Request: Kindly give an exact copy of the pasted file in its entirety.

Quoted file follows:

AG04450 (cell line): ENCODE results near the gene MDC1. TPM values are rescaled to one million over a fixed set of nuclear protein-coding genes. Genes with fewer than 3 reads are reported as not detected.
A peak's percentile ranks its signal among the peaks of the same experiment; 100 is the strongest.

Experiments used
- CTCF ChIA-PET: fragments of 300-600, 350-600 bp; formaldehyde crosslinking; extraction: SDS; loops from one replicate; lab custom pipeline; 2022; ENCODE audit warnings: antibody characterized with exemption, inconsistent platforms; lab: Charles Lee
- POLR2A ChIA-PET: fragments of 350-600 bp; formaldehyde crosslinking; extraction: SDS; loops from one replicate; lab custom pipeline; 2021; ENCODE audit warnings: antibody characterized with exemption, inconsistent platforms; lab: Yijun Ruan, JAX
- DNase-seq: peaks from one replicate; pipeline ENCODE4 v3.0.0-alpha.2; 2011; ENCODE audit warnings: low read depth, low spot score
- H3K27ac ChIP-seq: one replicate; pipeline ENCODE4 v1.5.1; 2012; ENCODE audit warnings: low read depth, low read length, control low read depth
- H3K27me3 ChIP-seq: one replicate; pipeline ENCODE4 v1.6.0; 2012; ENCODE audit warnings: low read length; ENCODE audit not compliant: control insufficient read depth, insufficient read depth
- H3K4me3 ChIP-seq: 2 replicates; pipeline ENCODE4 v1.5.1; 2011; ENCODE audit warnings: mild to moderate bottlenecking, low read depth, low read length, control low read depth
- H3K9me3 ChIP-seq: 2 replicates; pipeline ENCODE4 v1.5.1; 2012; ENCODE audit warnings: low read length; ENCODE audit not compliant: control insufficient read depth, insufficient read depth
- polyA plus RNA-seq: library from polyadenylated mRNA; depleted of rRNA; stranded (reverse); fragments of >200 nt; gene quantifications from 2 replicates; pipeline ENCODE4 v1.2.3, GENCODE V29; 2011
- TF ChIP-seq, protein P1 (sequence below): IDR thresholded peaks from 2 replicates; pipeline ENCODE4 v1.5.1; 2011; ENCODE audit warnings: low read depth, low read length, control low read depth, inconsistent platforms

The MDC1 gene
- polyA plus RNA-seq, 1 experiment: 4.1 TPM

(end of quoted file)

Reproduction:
AG04450 (cell line): ENCODE results near the gene MDC1. TPM values are rescaled to one million over a fixed set of nuclear protein-coding genes. Genes with fewer than 3 reads are reported as not detected.
A peak's percentile ranks its signal among the peaks of the same experiment; 100 is the strongest.

Experiments used
- CTCF ChIA-PET: fragments of 300-600, 350-600 bp; formaldehyde crosslinking; extraction: SDS; loops from one replicate; lab custom pipeline; 2022; ENCODE audit warnings: antibody characterized with exemption, inconsistent platforms; lab: Charles Lee
- POLR2A ChIA-PET: fragments of 350-600 bp; formaldehyde crosslinking; extraction: SDS; loops from one replicate; lab custom pipeline; 2021; ENCODE audit warnings: antibody characterized with exemption, inconsistent platforms; lab: Yijun Ruan, JAX
- DNase-seq: peaks from one replicate; pipeline ENCODE4 v3.0.0-alpha.2; 2011; ENCODE audit warnings: low read depth, low spot score
- H3K27ac ChIP-seq: one replicate; pipeline ENCODE4 v1.5.1; 2012; ENCODE audit warnings: low read depth, low read length, control low read depth
- H3K27me3 ChIP-seq: one replicate; pipeline ENCODE4 v1.6.0; 2012; ENCODE audit warnings: low read length; ENCODE audit not compliant: control insufficient read depth, insufficient read depth
- H3K4me3 ChIP-seq: 2 replicates; pipeline ENCODE4 v1.5.1; 2011; ENCODE audit warnings: mild to moderate bottlenecking, low read depth, low read length, control low read depth
- H3K9me3 ChIP-seq: 2 replicates; pipeline ENCODE4 v1.5.1; 2012; ENCODE audit warnings: low read length; ENCODE audit not compliant: control insufficient read depth, insufficient read depth
- polyA plus RNA-seq: library from polyadenylated mRNA; depleted of rRNA; stranded (reverse); fragments of >200 nt; gene quantifications from 2 replicates; pipeline ENCODE4 v1.2.3, GENCODE V29; 2011
- TF ChIP-seq, protein P1 (sequence below): IDR thresholded peaks from 2 replicates; pipeline ENCODE4 v1.5.1; 2011; ENCODE audit warnings: low read depth, low read length, control low read depth, inconsistent platforms

The MDC1 gene
- polyA plus RNA-seq, 1 experiment: 4.1 TPM